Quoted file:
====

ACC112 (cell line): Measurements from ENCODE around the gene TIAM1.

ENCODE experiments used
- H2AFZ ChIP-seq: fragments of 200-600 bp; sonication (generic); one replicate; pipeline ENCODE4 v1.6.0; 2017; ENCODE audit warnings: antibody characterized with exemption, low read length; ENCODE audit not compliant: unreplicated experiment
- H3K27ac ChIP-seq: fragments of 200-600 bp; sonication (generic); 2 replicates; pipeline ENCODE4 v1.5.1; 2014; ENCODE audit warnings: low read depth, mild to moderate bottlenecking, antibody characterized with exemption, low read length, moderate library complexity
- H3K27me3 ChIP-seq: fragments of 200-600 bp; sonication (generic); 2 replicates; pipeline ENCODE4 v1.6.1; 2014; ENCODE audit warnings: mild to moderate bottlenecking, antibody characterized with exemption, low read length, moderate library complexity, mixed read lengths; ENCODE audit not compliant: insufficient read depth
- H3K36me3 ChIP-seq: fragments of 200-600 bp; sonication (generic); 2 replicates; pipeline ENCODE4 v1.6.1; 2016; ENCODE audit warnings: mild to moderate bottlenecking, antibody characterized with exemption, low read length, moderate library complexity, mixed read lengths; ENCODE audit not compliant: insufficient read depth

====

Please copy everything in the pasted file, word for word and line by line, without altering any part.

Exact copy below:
ACC112 (cell line): Measurements from ENCODE around the gene TIAM1.

ENCODE experiments used
- H2AFZ ChIP-seq: fragments of 200-600 bp; sonication (generic); one replicate; pipeline ENCODE4 v1.6.0; 2017; ENCODE audit warnings: antibody characterized with exemption, low read length; ENCODE audit not compliant: unreplicated experiment
- H3K27ac ChIP-seq: fragments of 200-600 bp; sonication (generic); 2 replicates; pipeline ENCODE4 v1.5.1; 2014; ENCODE audit warnings: low read depth, mild to moderate bottlenecking, antibody characterized with exemption, low read length, moderate library complexity
- H3K27me3 ChIP-seq: fragments of 200-600 bp; sonication (generic); 2 replicates; pipeline ENCODE4 v1.6.1; 2014; ENCODE audit warnings: mild to moderate bottlenecking, antibody characterized with exemption, low read length, moderate library complexity, mixed read lengths; ENCODE audit not compliant: insufficient read depth
- H3K36me3 ChIP-seq: fragments of 200-600 bp; sonication (generic); 2 replicates; pipeline ENCODE4 v1.6.1; 2016; ENCODE audit warnings: mild to moderate bottlenecking, antibody characterized with exemption, low read length, moderate library complexity, mixed read lengths; ENCODE audit not compliant: insufficient read depth